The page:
Business

New Average Metro Denver Home Price Finally Falls, but Not by Much

This three-bedroom, three-bathroom, 2,088-square-foot home at 404 South Grant Street is listed at $700,000, just over the new average home price in metro Denver.
This three-bedroom, three-bathroom, 2,088-square-foot home at 404 South Grant Street is listed at $700,000, just over the new average home price in metro Denver. Google Maps
The August market trends report just released by the Denver Metro Association of Realtors is the first in months not to reveal a new record high average price for a detached home in the Mile High area. But the average-price decline is modest, and while some statistics offer hope to buyers who haven't inherited their own bank, others show that not much has changed.

An example: The average price for a detached home in metro Denver in July, the most recent month for which data is available, came in at $699,795, a 3.51 percent dip from the June average of $725,278 — a figure adjusted downward from the $728,385 that DMAR initially reported last month. But realtors such as Golden Real Estate owner Jim Smith consider the median price (the precise price midpoint of properties for sale) to be a more accurate indication of the market. And the July median of $600,000 is unchanged from June's median.

The cost spikes in metro Denver during 2021 have largely been driven by demand outstripping supply, and that phenomenon isn't over. The number of new listings in July is calculated at 5,125, a 9.42 percent decline from the 5,658 put on the market in June. But the 2,879 active listings at the end of July are a 34.67 percent increase over the 2,137 that lingered at June's close.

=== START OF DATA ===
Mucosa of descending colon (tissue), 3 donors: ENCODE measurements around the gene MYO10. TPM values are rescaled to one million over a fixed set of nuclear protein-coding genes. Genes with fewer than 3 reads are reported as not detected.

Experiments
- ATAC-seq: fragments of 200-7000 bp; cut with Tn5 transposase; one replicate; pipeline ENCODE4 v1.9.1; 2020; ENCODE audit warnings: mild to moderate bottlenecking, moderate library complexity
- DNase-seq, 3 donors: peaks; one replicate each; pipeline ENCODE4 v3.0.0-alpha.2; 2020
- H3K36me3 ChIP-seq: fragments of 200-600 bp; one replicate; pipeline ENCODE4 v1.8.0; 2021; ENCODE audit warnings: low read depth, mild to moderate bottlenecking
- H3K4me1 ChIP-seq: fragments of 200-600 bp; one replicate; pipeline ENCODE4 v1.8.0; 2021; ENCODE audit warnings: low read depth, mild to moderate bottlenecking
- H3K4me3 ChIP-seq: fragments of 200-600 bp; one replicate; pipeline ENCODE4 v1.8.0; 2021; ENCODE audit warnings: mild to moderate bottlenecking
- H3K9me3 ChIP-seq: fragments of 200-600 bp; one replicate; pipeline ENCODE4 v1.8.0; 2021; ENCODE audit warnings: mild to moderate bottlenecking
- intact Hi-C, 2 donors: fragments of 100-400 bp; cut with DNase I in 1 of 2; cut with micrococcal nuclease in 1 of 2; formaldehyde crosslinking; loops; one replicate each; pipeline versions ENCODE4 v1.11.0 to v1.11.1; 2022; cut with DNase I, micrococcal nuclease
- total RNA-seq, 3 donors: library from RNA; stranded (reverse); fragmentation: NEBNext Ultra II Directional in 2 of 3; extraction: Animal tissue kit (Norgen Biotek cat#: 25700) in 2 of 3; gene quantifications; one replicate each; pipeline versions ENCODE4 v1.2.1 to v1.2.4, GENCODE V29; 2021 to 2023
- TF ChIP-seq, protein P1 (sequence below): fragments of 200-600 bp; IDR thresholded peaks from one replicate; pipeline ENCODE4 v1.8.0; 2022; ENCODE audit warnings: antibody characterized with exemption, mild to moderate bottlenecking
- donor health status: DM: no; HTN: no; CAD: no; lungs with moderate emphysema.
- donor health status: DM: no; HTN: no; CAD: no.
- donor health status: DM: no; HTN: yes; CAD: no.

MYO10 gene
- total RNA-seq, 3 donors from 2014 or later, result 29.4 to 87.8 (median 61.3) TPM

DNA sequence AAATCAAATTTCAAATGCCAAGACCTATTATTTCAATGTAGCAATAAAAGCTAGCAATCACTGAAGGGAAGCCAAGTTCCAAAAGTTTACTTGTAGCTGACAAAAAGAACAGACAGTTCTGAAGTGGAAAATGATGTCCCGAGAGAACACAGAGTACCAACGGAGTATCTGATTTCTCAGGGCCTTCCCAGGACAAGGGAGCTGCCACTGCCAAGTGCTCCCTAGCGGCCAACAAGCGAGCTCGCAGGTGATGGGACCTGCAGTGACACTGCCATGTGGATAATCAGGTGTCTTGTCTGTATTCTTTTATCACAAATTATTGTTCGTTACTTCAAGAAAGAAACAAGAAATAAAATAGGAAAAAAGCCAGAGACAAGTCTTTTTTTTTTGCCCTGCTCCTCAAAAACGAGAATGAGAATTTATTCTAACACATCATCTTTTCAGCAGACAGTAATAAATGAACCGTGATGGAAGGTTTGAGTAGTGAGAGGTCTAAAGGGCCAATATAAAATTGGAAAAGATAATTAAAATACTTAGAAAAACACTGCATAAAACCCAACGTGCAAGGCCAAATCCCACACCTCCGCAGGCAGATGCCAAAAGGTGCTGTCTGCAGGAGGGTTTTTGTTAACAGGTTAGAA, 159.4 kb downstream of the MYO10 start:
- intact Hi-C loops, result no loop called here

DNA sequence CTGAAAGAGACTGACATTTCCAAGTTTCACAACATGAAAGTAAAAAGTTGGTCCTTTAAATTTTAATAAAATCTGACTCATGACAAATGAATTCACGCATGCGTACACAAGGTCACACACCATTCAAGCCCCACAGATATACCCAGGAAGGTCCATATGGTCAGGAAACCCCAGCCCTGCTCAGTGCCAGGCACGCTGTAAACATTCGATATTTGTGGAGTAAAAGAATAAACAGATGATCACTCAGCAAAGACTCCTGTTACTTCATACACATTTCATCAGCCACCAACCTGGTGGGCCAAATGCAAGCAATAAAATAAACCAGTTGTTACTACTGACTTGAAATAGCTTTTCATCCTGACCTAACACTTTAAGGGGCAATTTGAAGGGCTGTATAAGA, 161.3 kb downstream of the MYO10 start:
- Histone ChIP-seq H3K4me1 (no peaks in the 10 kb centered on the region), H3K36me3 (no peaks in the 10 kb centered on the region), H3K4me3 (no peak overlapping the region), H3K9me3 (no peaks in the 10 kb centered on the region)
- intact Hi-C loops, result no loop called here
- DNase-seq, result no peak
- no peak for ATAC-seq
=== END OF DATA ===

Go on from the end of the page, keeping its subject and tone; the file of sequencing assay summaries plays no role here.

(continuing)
A graphic from the DMAR report, which runs from the start of 2008 to July 2021, puts these factors in historic perspective. The yellow line corresponds to active listings at the end of each month, while the blue line shows sales that closed over the same periods:

The number of closings in July — 4,123 — was also down. slipping by 12.13 percent from the 4,692 in June. But that hasn't prevented the most attractive properties from being snapped up quickly.

The average number of days in July that detached homes in metro Denver spent on the MLS, or multiple listing service, was eight — the same span as in June. The median number of MLS days was also the same: four in July, four in June.

And bidding wars aren't a thing of the past, even though the new statistics represent modest easing. The July closing average was 104.56 percent of list price, whereas June's stood at 105.90. That's just a 1.27 percent month-over-month slide.

Here's how realtor and DMAR market trends committee member Jenny Usaj considers the current situation: "Buyers are facing harder decisions by the day. If you do not go higher, can you sleep at night? If you pay over the list price, can you sleep at night? Historical financial data is the basis of many real estate decisions, but so are feelings in this market, and feelings cannot be calculated."

Click to read the Denver Metro Association of Realtors' August market trends report.
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Michael Roberts has written for Westword since October 1990, serving stints as music editor and media columnist. He currently covers everything from breaking news and politics to sports and stories that defy categorization.
Contact: Michael Roberts